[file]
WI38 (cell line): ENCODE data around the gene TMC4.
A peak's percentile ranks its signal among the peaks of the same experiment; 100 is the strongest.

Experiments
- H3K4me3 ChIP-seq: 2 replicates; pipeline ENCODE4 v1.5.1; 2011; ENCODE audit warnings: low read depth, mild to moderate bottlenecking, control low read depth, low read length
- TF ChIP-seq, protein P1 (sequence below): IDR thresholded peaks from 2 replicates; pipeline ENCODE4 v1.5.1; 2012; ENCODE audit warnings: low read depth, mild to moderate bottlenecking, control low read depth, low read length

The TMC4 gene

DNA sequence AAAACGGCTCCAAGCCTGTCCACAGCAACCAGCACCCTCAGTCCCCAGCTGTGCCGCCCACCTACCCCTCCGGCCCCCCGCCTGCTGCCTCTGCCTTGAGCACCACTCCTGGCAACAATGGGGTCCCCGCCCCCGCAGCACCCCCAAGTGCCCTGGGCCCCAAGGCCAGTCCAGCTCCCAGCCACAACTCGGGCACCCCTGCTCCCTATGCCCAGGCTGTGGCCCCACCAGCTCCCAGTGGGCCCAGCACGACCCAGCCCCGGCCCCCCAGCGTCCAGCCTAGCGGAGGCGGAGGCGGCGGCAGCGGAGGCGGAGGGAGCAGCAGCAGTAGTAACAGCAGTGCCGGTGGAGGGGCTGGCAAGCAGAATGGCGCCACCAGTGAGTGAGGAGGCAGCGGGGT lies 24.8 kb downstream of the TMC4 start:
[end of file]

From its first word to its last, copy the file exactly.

WI38 (cell line): ENCODE data around the gene TMC4.
A peak's percentile ranks its signal among the peaks of the same experiment; 100 is the strongest.

Experiments
- H3K4me3 ChIP-seq: 2 replicates; pipeline ENCODE4 v1.5.1; 2011; ENCODE audit warnings: low read depth, mild to moderate bottlenecking, control low read depth, low read length
- TF ChIP-seq, protein P1 (sequence below): IDR thresholded peaks from 2 replicates; pipeline ENCODE4 v1.5.1; 2012; ENCODE audit warnings: low read depth, mild to moderate bottlenecking, control low read depth, low read length

The TMC4 gene

DNA sequence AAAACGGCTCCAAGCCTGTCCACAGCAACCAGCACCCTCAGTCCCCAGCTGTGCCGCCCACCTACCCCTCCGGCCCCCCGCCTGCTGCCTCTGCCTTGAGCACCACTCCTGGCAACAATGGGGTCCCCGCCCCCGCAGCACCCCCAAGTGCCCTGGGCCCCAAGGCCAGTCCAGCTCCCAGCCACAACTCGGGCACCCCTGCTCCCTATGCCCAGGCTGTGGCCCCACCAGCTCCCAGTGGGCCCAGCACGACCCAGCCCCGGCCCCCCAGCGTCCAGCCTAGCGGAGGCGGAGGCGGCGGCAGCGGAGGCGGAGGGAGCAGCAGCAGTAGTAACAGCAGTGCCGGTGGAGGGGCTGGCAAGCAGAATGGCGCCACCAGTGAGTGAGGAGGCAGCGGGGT lies 24.8 kb downstream of the TMC4 start: